Get to know our Youth Ambassadors: Celine Lindeque

By Celine Lindeque

Celine is an avid reader with a passion for the Australian literary landscape. She works as a software engineer and enjoys writing and reading about chaotic women in STEM. When she isn’t reading, you can find her practicing martial arts.

Youth Ambassadors

If you’re a writer, what kind of writing do you do? Are you working on anything right now?

I’ve worked on a few young adult novels over the years, to varying levels of completion. My current work-in-progress straddles the line between young adult and adult, with one foot in the deep inner world of the protagonist and the other planted in the messy, somewhat self-inflicted situation around her. I’m currently re-drafting (aka re-writing) this work and trying to slot plot lines into place. It’s got multiple women in STEM, female friendships, a robot with a questionable understanding of the world and highlights the dangers of the internet through a female perspective I haven’t seen explored before. I’m very excited to complete it… if a book can ever be complete.

What are your reading goals for 2024?

Every year I have two main goals: firstly, to read the year-minus-2000 books (so, 24 books in 2024), and secondly, to diversify the authorship and fictional settings of my reading. The second point I realise will need some explanation. Since 2020, I have plotted the covers of all the books I read that year onto a map and drawn lines to where on Earth they were set. For example, 'Social Queue' by Kay Kerr is set in Brisbane. So, I would drop the book cover into my virtual Pacific Ocean and draw a line from it to Brisbane. The first year I did this, I realised most of my reads for the year were set in the United States, and I was neglecting Australian-set stories. Doing this each year has allowed me to become more conscious of reading geographically diversely.

What book or author do you always recommend?

What book or author do you always recommend?

I can’t choose one so I’m going to squeeze two in here.

For a young adult book, my go to is 'Social Queue' by Kay Kerr. It’s a lighthearted read that feels like watching 'To All The Boys I’ve Loved Before'. Plus, it’s set in Brisbane! It follows Zoe, who is starting university, as she begins an internship at a media company. For an article, she writes about how she’s never been anyone's crush. However, after the article is published, she quickly finds out this belief is false and in fact, she’s got a line up of secret admirers! Zoe sets out to interview and write about each of them. This story structure and fun romantic adventures makes 'Social Queue' a great re-read.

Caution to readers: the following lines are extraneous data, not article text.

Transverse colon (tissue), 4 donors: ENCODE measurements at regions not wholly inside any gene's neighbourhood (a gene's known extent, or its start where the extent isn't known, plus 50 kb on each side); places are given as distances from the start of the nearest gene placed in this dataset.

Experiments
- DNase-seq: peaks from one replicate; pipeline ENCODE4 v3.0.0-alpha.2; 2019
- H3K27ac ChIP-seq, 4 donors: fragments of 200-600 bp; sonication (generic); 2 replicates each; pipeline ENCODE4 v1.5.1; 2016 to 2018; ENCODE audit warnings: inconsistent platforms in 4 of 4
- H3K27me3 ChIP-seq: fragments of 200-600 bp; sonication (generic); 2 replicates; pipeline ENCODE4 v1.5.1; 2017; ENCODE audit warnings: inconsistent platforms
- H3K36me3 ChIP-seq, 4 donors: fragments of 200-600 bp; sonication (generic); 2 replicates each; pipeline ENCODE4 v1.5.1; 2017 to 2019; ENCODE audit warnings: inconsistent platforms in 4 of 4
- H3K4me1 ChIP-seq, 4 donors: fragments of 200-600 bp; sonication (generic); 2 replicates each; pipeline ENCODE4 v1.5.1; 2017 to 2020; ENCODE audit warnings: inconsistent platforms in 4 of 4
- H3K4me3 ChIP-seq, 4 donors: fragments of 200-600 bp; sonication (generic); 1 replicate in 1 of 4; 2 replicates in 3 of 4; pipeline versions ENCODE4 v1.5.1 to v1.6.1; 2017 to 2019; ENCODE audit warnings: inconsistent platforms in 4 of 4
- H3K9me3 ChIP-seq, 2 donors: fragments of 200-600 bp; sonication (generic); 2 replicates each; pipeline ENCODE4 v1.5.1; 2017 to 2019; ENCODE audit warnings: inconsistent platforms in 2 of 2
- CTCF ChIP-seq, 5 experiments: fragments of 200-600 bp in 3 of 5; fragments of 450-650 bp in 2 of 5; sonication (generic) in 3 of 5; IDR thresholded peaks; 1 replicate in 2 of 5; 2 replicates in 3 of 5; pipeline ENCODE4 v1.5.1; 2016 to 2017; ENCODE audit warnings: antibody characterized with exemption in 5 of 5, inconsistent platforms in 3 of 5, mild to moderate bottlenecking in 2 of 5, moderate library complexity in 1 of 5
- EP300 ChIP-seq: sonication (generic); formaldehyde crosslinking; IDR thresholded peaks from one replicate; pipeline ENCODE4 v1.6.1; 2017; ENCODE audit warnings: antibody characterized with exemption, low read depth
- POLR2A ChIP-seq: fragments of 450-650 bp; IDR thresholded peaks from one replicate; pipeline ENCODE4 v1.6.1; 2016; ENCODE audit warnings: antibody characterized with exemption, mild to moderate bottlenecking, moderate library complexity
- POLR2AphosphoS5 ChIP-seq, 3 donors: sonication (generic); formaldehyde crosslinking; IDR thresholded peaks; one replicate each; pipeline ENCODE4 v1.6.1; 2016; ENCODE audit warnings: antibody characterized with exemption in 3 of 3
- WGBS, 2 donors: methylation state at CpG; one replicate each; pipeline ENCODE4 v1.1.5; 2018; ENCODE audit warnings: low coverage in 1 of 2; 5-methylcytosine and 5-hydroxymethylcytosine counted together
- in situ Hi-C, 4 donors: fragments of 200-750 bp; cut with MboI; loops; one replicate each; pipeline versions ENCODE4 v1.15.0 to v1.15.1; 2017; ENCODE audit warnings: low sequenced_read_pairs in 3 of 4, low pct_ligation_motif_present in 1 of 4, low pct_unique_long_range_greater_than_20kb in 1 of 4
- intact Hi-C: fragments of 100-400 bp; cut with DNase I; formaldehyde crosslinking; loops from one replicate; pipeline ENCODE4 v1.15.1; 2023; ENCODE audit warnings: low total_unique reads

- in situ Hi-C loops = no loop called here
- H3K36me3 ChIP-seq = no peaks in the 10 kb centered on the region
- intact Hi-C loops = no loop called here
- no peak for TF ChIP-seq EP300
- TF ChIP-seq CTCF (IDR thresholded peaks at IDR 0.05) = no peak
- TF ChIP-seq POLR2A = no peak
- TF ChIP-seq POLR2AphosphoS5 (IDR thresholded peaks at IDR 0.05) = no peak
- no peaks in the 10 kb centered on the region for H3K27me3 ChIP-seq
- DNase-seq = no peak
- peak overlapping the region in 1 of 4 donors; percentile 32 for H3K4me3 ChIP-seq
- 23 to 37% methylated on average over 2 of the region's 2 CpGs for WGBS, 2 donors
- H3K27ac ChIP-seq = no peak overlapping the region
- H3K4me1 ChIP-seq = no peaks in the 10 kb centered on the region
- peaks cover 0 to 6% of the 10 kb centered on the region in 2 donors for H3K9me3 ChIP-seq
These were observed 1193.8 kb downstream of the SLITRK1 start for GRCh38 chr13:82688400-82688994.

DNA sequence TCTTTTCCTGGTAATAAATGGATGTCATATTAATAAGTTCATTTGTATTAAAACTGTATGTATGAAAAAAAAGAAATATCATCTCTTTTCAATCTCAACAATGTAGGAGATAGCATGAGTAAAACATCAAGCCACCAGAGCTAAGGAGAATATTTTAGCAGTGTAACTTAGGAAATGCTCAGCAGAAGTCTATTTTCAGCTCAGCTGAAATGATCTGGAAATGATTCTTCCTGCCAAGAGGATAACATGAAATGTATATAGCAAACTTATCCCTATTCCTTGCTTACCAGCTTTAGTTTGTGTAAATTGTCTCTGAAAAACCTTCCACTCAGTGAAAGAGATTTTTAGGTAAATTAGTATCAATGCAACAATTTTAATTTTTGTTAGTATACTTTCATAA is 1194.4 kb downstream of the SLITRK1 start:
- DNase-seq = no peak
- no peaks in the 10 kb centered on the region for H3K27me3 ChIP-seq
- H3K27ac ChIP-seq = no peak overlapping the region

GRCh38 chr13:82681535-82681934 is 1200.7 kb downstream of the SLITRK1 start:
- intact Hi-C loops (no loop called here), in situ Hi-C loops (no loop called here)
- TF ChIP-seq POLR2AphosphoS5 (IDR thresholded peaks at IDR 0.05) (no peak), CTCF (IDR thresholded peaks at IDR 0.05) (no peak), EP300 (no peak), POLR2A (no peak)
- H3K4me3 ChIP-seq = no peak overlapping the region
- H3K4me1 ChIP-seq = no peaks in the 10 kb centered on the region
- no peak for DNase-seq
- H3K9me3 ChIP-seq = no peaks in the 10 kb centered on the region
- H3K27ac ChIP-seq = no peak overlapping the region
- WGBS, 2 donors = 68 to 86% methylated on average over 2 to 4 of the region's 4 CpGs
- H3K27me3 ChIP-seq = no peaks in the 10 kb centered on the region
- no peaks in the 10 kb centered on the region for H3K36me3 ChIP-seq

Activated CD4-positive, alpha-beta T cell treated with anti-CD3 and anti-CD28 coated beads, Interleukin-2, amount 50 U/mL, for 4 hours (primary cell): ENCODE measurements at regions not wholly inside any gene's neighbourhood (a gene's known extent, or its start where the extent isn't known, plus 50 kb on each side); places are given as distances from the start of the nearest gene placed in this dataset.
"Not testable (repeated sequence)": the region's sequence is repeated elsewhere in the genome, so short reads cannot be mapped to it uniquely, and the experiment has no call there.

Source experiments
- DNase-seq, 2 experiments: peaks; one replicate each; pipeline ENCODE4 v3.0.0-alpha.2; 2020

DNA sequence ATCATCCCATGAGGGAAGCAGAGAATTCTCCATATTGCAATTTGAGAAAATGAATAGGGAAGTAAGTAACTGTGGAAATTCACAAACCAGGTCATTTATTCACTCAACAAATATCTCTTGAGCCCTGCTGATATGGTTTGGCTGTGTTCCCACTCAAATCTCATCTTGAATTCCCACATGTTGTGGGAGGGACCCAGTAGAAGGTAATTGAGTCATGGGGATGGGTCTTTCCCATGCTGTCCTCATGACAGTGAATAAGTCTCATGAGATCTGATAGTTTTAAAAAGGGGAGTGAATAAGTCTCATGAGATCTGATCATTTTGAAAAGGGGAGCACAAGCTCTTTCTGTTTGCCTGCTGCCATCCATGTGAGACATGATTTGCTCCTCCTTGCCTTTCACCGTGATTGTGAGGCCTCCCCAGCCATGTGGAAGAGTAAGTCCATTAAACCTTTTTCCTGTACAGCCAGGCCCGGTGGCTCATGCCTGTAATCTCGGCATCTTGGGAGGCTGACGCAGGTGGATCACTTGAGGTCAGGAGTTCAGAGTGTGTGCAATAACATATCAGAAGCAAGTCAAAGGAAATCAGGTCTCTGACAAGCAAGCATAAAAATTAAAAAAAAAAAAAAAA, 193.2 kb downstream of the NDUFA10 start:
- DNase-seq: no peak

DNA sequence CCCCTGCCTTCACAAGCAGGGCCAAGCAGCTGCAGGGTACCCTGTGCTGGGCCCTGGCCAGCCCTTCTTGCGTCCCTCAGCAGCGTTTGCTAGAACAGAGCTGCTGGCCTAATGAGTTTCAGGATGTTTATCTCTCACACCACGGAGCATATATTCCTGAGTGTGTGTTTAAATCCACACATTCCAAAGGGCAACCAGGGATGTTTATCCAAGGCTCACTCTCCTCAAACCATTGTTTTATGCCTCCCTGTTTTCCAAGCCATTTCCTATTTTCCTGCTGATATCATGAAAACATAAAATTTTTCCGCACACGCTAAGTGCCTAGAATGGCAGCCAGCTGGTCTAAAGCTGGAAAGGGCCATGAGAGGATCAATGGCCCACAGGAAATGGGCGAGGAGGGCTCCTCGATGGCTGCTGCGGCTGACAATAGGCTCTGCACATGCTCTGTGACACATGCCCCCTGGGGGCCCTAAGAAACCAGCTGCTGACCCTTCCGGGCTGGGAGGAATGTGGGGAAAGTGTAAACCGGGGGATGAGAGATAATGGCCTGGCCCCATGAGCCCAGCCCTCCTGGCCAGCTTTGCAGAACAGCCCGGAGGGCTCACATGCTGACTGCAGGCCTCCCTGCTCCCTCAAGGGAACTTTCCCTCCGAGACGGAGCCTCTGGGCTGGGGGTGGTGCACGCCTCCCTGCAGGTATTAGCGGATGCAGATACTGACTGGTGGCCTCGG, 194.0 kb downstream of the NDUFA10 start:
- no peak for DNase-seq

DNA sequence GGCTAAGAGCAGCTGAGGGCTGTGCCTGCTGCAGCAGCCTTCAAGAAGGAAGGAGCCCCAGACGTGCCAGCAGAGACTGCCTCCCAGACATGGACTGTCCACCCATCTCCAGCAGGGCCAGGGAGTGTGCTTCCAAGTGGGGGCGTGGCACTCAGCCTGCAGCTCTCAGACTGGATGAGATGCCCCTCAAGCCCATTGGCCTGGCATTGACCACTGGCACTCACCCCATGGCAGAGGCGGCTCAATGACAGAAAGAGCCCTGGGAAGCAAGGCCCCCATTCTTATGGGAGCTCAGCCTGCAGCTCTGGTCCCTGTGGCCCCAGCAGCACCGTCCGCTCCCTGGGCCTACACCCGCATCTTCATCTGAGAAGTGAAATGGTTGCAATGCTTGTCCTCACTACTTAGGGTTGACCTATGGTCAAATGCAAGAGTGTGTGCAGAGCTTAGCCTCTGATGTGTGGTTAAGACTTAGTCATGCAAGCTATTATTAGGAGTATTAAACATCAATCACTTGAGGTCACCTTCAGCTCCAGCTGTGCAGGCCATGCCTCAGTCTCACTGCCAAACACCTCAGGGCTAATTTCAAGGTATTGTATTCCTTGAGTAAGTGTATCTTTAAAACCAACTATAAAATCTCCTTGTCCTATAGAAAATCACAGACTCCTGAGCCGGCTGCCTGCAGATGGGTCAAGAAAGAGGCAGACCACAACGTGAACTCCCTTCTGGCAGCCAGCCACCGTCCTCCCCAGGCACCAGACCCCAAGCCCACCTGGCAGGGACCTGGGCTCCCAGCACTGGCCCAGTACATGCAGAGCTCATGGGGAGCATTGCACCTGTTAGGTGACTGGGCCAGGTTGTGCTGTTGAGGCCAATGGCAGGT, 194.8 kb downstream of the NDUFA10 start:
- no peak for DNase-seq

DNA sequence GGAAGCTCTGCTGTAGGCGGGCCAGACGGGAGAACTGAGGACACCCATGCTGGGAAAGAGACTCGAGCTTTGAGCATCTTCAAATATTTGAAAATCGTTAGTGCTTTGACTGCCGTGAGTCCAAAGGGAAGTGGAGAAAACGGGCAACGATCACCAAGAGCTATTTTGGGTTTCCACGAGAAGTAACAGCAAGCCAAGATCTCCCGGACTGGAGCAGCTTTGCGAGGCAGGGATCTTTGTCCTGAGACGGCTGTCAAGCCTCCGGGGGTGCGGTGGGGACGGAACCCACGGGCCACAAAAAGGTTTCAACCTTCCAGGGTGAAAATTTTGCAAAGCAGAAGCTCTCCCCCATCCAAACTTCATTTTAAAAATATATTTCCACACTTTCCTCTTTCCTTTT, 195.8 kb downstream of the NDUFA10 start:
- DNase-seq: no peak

For an adult book, I have to shout out my favourite read of 2023: 'Every Version of You' by Grace Chan. Fun fact! I bought this book at the Brisbane Writers Festival last year! It was the perfect book for me, featuring a deeply thought out virtual world not unlike the metaverse, in which people spend their lives inside because the world outside has been ravaged by climate change. It’s a book that made me think hard about the future of technology, Australia, culture, disability, and other people’s perspectives on humanity.

Any upcoming releases you can’t wait to get your hands on?

Any upcoming releases you can’t wait to get your hands on?

'Her Majesty’s League of Remarkable Young Ladies' by Ali Stegert is a book I’ve been waiting sooooo long for and it’s finally being released in Australia in May by Scholastic! Ali is an Australian (and Queensland) author whom I’ve been following for some time now. The book features a girl-genius protagonist in a Victorian era setting who is recruited as a spy for Her Majesty. It sounds perfect for me! Another book is 'Moonbound' by Robin Sloan. I read one of his other books 'Sourdough' right at the start of the pandemic and it’s stuck with me ever since. Again, the female protagonist works in the tech industry for a company developing questionable tech. However, the story focuses instead on a strange, seemingly magical sourdough starter she is gifted which leads to a newfound love of baking, in addition to other antics. I loved 'Sourdough', so I’m very excited to read 'Moonbound' when it’s released later this year.

Where is your favourite place to read?

Where is your favourite place to read?

Over Christmas, I bought an armchair and wrangled it into a corner of my room specifically for reading. So, I’m very much enjoying having that designated reading space. Oddly, my cat hasn’t warmed up to it yet, but I know when winter rolls around she’ll adore it!

Do you prefer paperback, hardcover or ebook?

I see benefits to all three, but, if I have to choose… paperback! There’s nothing quite like the smell of a physical book, or the comfort of curling around its floppy pages. That being said, I am an advocate for e-readers. Did you know you can borrow, and sync, library books onto many kinds?! My kobo has been an absolute reading game-changer for me.

Read more about the 2024 Youth Ambassadors!
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